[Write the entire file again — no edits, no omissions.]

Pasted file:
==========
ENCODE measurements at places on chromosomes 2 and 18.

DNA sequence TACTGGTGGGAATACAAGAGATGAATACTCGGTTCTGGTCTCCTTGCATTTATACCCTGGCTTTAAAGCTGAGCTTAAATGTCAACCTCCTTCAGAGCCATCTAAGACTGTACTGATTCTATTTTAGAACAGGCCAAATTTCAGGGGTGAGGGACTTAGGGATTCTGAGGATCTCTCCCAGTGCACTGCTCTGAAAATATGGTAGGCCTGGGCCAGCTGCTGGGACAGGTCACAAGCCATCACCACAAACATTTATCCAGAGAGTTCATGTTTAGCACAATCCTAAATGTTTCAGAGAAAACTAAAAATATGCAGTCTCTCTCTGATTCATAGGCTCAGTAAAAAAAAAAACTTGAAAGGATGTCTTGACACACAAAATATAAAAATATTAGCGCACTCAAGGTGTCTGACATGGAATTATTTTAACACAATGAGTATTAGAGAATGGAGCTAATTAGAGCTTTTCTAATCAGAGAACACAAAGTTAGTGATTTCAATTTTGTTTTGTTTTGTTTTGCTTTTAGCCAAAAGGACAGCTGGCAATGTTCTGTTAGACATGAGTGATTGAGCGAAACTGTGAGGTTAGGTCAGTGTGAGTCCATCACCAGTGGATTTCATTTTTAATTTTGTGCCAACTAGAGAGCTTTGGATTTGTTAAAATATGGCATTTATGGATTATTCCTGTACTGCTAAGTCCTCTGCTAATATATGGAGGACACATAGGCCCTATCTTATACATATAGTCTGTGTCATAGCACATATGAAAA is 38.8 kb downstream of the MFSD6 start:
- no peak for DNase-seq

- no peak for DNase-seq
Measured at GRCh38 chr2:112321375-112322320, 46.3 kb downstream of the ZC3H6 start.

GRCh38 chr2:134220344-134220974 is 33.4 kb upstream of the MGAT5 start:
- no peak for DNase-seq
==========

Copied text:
ENCODE measurements at places on chromosomes 2 and 18.

DNA sequence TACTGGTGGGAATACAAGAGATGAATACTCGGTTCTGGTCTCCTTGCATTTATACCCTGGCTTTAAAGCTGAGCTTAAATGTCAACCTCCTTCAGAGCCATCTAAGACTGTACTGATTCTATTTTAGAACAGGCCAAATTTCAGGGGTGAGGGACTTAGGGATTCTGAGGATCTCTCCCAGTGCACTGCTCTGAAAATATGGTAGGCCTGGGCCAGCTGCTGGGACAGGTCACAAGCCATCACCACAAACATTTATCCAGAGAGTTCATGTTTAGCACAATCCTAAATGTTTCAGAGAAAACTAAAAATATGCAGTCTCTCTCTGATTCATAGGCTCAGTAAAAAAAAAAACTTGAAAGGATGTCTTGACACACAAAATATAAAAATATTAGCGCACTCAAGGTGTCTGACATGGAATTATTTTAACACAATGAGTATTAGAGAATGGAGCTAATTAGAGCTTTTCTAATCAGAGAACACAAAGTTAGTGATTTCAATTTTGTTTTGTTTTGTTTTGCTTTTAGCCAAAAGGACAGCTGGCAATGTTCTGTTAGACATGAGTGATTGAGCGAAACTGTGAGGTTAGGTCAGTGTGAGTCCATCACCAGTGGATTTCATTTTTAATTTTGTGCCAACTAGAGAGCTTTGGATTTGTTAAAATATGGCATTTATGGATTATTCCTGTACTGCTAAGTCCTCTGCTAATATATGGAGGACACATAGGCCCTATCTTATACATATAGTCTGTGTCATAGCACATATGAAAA is 38.8 kb downstream of the MFSD6 start:
- no peak for DNase-seq

- no peak for DNase-seq
Measured at GRCh38 chr2:112321375-112322320, 46.3 kb downstream of the ZC3H6 start.

GRCh38 chr2:134220344-134220974 is 33.4 kb upstream of the MGAT5 start:
- no peak for DNase-seq